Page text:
COME ALL YE FAITHFUL by Peter Nolan Smith

Pattaya is not a city known for monogamy.

Promises of fidelity last, until you leave the room, because this city on Thailand?s Eastern Seaboard offers temptations by the thousands and those temptations rarely say no.

Bar girls, rent boys, ka-toeys, booze, and drugs added up to damnation according to Reverend Joe Stannis of the Holy Revival Church located down the street from my old soi. The born-again Christian preached through a megaphone to passing motorists.

“You are all going to hell.” The black-suited minister of the faith liked shaking his fist. Thais thought he was ‘bah’ or a fool.

Attached to his concrete chapel was a sign pointing the way to the Angel Inn, the nearest ‘Love Motel’, where rooms rent by the hour or day.

Anytime I drove past the reverend I’d shout, “Heaven on Earth.”

“And damnation to you.” Born-agains have no sense of humor, especially in a city whose motto is written on tee-shirts.

“Good men go to heaven. Bad men go to Pattaya.”

This quip was borrowed from Mae West’s epithet. “Good girls go to heaven. Bad girls go anywhere they want.”

Nevertheless this doesn’t mean everyone in Pattaya was a sinner.

Even Sodom had one good man, for my friend Richard has never cheated on his wife.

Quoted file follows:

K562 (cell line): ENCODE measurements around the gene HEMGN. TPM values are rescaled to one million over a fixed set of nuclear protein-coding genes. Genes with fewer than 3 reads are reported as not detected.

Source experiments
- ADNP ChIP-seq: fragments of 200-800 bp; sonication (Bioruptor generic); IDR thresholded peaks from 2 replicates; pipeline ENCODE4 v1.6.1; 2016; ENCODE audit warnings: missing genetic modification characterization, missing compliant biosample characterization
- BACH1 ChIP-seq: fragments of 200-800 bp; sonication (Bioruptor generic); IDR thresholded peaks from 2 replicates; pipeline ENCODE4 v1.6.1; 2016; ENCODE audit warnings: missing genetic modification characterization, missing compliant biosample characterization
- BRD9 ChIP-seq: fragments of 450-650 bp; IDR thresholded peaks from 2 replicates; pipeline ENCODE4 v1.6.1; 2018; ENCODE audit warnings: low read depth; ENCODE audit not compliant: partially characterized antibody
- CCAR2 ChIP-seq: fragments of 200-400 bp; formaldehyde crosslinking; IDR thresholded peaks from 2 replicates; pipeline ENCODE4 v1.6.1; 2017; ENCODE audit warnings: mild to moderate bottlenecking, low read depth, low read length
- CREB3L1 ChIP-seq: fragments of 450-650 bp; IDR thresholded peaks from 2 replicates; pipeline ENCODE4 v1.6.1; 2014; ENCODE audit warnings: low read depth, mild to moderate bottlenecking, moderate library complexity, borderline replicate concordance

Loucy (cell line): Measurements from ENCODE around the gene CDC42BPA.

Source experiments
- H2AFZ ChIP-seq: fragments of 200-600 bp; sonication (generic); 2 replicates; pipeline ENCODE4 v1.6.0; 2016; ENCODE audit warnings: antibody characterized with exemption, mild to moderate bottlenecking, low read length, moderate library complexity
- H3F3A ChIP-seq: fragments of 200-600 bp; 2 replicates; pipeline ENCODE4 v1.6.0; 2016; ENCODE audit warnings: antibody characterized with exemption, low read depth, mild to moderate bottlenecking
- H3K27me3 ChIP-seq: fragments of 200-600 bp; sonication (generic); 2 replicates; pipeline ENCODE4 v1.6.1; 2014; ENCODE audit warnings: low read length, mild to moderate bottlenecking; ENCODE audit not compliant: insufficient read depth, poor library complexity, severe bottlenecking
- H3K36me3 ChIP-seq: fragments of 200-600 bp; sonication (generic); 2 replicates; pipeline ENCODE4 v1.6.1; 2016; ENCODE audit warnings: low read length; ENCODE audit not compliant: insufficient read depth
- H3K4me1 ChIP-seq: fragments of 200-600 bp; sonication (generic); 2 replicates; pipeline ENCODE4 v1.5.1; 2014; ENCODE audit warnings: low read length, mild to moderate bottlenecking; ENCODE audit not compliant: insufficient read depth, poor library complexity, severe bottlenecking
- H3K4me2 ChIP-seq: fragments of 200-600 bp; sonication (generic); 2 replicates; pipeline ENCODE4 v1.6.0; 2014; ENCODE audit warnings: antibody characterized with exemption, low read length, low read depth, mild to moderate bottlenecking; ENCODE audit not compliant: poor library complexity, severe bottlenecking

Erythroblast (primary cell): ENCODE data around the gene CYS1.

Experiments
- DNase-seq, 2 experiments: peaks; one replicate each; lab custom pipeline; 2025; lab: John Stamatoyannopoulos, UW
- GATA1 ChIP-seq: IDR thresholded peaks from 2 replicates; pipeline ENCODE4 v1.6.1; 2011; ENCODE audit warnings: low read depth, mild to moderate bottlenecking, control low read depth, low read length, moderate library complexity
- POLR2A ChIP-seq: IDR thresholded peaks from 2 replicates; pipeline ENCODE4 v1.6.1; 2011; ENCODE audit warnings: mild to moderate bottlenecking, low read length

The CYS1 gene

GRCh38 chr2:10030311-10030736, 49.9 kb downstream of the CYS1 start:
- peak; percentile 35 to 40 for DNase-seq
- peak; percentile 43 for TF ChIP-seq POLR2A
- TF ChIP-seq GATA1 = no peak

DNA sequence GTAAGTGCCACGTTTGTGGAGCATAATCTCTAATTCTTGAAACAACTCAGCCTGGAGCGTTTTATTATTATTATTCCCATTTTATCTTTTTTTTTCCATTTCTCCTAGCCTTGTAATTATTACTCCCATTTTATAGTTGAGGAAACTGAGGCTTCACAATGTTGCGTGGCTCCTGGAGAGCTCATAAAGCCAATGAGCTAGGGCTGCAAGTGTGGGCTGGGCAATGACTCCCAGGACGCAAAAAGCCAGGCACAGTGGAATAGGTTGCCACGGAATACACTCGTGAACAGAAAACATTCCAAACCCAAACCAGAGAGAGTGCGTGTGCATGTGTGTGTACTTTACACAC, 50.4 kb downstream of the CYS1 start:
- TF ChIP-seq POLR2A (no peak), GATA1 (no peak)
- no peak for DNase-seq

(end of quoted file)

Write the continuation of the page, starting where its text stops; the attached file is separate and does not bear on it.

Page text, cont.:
Several years back Richard, Nick, and I were sitting at the Buffalo Bar. Beers were before us. The DJ was playing HOTEL CALIFORNIA. Richard explained his faithfulness. His girlfriend was at his side. Lee was old school, but her beauty was a mystery after 10 years in Pattaya.

“I’m too lazy to be unfaithful and it’s not in my nature.” Richard was a contractor from the UK. He worked 10-12 hour days. Lassitude only pertained to matters of the heart, but the Brit doesn’t know that his Thai wife sleeps with another man. His friends never tell Richard either. It’s considered bad form.

“No one is faithful in this town.” Nick was a Tottenham Spurs fan. They were his only love. His girlfriend worked as a service girl at the Buffalo Bar. Fen was too pretty for words.

“Fen has a boyfriend. He pays for her schooling. She sees me when he leaves town and considers herself faithful to both of us. Fen never asks me for money.”

“And you think you get free sex?”

“Nothing is free in Pattaya.” Everything had a price, even if it was marked ‘free’.

“So is Fen your mia noi?” Richard asked Nick.

“No, she not mia noi. She geek,” Richard?s girlfriend explained waving for another gin-tonic.

“What’s the difference?” Richard was clearly confused by the demarcation of fidelity. The question was directed at his girlfriend. The seeds of suspicion were worming into his trust. Lee stammered for an answer. Nick saved her from having to tell the truth.

“A mia noi you take care. A geek is someone you have sex with and care about but only a little. You see her when you see her and it’s no big deal.” Nick obviously had been educated in the difference.

“But your girlfriend doesn’t think she’s your geek?”

“No, I wouldn’t say that.” Nick was hardly defensive with this answer. “Fen is what she is.”

“So you never say the love word?”

“No.” Nick shook his head. “It’s a sex thing.”

“So she is a geek?” Richard couldn’t fathom why people sleeping together for purely sex.

?No, not geek. Not mia noi. Not friend.? Richard?s girlfriend was exasperated by the his husband?s density, but he only wanted to know where Nick?s girl stood in the scheme of things.